According to a new British study breastfeeding when it is combined with certain genes can enhance the IQ of children.
The researchers found that children with one version of the FADS2 gene scored seven points higher on IQ tests if they were breastfed as compared to those who did not have the gene.
The gene is inherited from both the mother's and father's side
There are two versions of the FADS2 gene, C and G and scientists have found that children inherit either two of the C version, one each of C and G, or two of the G version.
It is the C version of the FADS2 gene which is linked to a more efficient processing of the omega-3 and omega-6 fatty acids found in breast milk.
Experts say this may help in the development and function of the brain as it was found that children with the C version of the gene averaged slightly higher IQ scores when breastfed as babies than those who were not breastfed.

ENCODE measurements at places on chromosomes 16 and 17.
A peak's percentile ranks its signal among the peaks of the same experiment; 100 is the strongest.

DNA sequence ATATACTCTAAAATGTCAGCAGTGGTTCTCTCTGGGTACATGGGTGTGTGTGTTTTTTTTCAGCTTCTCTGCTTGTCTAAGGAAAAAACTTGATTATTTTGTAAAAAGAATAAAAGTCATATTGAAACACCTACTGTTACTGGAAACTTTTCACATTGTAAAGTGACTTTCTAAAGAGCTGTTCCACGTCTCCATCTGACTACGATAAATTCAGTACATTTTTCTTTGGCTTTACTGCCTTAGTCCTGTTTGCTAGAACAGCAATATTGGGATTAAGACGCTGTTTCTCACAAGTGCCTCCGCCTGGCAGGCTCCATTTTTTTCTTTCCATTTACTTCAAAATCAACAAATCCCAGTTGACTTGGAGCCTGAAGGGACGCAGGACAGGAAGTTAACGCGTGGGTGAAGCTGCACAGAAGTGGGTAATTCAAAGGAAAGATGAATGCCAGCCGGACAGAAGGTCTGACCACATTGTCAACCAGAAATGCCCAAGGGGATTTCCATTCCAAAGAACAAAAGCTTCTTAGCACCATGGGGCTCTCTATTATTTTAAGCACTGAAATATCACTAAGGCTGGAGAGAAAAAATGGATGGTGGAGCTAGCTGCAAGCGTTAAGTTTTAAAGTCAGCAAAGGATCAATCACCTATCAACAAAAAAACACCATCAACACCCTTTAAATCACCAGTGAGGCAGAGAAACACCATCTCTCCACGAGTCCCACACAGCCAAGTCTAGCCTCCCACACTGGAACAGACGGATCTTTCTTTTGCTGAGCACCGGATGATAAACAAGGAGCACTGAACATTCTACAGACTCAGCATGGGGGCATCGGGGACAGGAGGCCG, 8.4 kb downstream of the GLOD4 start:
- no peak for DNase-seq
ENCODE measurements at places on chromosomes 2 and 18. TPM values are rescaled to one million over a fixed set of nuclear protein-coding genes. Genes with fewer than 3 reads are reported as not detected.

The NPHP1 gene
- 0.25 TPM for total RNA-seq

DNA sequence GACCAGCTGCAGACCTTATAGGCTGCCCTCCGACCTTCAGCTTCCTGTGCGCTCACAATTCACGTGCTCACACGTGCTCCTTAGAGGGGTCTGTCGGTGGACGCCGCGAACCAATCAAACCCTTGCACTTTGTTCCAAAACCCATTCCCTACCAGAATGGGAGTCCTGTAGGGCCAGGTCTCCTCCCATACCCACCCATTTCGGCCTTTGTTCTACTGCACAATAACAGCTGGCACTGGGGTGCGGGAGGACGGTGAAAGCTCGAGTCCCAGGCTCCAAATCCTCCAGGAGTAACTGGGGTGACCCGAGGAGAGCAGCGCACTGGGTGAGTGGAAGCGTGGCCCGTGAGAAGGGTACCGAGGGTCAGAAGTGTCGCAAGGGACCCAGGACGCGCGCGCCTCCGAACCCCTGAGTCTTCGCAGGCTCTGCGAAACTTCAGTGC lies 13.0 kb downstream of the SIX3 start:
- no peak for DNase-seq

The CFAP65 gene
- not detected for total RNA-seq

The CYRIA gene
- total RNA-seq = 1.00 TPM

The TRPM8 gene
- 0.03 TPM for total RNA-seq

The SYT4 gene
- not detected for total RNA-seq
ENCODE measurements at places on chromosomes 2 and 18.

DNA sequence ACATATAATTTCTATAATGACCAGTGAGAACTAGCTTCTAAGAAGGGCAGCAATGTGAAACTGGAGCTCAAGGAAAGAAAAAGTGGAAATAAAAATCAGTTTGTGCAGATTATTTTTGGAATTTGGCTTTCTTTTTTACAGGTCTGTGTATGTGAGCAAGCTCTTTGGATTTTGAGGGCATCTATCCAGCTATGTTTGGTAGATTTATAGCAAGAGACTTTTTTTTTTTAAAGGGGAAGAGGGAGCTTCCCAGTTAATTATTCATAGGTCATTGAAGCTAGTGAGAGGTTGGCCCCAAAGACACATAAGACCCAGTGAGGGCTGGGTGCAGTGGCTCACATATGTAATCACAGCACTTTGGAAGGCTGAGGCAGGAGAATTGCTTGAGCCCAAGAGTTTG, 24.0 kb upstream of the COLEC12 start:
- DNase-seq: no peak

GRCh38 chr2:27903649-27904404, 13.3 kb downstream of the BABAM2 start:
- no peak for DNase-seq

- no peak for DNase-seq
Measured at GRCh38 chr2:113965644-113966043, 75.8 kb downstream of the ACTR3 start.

However breastfeeding had no effect on children with two of the G version of the gene.
The scientists at the Institute of Psychiatry, Kings College London used data from two previous long-term studies of breast-fed infants in Britain and New Zealand in their study which involved more than 3,000 children.
In the New Zealand study, 57% of the children were breast-fed and IQ scores ranged from 55 to 147. A total of 48% of the UK children were breastfed. Their IQ scores ranged from 52 to 145.
The children's IQ was measured at various points between the ages of five and 13 years for the studies.
The study appears in the journal Proceedings of the National Academy of Sciences.